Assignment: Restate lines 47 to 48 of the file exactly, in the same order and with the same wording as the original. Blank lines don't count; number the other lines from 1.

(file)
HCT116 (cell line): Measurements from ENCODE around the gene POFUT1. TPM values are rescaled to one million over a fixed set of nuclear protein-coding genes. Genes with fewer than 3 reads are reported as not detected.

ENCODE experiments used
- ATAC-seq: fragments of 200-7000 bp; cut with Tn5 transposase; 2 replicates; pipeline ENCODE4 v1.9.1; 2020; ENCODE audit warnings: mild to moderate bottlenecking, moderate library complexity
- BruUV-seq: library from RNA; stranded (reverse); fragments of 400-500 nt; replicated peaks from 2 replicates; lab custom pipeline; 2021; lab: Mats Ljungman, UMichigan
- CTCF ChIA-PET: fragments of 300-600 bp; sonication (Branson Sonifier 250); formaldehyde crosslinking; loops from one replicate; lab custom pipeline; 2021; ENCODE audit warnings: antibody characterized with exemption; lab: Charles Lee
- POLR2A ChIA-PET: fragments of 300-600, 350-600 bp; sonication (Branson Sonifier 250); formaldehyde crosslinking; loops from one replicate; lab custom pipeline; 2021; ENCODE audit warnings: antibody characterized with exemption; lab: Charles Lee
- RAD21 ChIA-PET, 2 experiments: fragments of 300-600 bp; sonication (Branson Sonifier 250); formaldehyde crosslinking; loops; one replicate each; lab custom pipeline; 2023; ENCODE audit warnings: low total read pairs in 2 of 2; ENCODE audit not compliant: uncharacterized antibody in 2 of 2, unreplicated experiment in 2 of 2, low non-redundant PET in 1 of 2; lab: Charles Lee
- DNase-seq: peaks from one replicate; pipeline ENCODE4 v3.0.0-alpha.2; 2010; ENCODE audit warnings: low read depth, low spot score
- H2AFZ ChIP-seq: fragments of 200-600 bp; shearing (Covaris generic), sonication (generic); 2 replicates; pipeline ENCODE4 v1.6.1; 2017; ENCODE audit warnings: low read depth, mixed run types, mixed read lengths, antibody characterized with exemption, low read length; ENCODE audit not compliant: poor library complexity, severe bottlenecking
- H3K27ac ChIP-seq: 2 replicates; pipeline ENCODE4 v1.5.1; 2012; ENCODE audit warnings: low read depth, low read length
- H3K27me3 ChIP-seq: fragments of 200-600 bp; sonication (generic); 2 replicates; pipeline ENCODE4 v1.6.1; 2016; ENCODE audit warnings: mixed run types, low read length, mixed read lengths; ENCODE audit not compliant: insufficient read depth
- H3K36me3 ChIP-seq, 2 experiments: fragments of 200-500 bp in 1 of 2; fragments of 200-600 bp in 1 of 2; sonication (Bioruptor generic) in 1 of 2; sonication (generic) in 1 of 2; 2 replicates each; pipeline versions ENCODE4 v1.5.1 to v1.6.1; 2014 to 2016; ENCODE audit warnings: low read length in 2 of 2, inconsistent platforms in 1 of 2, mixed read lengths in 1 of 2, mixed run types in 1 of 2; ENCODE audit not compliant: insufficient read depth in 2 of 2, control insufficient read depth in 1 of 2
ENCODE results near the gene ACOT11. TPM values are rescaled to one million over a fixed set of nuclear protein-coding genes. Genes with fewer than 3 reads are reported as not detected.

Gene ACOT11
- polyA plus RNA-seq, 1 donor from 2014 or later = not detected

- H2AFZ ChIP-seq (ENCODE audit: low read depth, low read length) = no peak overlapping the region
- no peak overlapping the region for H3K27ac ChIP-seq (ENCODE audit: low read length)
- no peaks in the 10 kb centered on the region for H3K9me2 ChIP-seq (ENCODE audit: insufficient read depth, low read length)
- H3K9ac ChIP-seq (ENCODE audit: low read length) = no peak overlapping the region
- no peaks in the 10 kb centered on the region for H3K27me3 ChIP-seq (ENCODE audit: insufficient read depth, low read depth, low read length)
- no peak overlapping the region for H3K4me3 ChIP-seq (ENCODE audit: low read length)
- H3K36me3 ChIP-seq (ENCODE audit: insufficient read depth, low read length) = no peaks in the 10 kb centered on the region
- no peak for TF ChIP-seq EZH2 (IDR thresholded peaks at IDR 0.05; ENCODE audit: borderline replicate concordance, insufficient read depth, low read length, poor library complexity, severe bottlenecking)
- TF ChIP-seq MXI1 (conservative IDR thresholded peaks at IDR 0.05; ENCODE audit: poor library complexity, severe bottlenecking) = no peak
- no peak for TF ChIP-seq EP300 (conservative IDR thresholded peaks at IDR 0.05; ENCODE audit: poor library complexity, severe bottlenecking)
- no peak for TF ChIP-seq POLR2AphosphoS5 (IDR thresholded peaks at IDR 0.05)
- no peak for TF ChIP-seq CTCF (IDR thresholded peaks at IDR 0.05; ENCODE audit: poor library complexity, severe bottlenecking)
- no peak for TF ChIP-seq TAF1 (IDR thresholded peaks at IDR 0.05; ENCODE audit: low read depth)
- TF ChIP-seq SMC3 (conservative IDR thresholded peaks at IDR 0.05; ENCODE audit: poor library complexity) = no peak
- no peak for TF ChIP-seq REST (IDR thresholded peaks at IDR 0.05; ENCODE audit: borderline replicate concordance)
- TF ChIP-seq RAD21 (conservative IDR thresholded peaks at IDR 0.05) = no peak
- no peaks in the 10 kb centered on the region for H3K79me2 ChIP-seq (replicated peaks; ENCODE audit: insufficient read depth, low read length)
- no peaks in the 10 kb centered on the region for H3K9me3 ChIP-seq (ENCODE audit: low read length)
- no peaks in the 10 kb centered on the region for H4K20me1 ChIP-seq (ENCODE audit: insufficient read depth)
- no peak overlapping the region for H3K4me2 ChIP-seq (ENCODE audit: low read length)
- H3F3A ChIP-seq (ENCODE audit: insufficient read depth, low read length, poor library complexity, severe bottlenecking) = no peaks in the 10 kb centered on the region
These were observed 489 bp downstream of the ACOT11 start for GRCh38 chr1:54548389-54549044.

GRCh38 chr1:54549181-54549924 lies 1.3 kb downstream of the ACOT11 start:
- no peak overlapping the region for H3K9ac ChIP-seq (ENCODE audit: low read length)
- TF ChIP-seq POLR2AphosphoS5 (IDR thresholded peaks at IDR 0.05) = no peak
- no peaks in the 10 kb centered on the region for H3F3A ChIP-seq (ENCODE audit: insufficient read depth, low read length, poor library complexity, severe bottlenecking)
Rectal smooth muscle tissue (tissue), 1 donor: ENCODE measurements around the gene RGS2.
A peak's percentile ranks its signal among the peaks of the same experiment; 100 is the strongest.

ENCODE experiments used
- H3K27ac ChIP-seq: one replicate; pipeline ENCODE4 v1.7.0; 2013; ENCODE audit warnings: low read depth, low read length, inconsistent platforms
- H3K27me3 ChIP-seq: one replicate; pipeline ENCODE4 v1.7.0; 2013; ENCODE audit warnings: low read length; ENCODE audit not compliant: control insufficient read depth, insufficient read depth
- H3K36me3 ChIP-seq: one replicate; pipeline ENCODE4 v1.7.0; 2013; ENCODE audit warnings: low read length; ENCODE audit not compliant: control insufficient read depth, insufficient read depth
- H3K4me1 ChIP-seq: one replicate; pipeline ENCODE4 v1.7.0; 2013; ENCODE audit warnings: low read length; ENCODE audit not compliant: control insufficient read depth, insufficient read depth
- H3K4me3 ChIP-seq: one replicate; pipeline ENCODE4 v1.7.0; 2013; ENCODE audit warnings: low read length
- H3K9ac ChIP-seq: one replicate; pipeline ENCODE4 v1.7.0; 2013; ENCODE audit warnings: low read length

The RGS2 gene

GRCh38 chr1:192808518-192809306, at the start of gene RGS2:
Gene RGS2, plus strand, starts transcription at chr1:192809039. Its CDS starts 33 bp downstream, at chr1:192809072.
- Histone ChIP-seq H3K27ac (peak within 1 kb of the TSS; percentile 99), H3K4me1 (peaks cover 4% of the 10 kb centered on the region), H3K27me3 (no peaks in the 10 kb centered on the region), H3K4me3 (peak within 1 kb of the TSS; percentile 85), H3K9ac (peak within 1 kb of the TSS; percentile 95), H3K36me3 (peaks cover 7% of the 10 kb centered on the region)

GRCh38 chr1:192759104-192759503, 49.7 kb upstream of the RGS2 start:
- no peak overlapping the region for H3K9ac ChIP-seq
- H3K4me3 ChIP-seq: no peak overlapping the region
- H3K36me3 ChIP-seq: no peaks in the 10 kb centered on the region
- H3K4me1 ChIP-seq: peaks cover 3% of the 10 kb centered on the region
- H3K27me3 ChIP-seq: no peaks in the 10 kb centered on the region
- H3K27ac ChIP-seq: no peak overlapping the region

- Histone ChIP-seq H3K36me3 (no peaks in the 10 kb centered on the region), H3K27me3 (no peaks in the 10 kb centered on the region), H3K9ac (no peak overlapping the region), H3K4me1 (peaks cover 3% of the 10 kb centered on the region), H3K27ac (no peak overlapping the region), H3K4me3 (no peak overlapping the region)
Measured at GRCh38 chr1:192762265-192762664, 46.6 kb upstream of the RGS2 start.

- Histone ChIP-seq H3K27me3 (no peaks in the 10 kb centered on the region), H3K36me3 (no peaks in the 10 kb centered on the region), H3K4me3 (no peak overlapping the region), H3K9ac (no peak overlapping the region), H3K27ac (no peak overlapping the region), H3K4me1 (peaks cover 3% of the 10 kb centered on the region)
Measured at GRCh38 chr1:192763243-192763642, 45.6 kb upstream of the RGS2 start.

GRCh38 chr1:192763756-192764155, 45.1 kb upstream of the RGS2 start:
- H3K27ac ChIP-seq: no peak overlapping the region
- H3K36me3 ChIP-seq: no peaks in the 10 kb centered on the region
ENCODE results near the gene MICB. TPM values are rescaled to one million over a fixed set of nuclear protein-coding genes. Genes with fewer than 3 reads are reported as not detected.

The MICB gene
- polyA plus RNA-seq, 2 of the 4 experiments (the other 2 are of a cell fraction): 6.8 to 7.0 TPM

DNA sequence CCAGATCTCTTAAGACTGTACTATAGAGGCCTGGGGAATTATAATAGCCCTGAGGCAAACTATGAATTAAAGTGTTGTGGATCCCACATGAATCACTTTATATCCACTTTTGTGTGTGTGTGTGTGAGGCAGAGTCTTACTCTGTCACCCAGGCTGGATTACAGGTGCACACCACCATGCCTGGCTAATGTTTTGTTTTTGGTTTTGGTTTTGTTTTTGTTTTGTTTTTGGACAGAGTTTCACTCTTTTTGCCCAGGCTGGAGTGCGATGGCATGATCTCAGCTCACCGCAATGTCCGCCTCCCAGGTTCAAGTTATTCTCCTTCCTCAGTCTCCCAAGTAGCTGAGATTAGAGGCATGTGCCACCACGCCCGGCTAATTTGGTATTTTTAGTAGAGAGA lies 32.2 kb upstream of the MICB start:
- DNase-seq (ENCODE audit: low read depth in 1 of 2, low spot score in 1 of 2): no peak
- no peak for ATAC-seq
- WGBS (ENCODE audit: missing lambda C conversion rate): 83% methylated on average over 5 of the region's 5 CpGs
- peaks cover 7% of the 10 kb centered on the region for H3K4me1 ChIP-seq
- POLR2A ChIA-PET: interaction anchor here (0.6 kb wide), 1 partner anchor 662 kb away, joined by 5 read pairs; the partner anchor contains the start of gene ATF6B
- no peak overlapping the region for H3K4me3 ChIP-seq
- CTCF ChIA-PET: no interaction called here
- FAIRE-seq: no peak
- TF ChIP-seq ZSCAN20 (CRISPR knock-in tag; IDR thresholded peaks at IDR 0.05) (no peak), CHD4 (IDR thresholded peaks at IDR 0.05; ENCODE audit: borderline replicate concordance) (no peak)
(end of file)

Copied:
- H3K36me3 ChIP-seq: one replicate; pipeline ENCODE4 v1.7.0; 2013; ENCODE audit warnings: low read length; ENCODE audit not compliant: control insufficient read depth, insufficient read depth
- H3K4me1 ChIP-seq: one replicate; pipeline ENCODE4 v1.7.0; 2013; ENCODE audit warnings: low read length; ENCODE audit not compliant: control insufficient read depth, insufficient read depth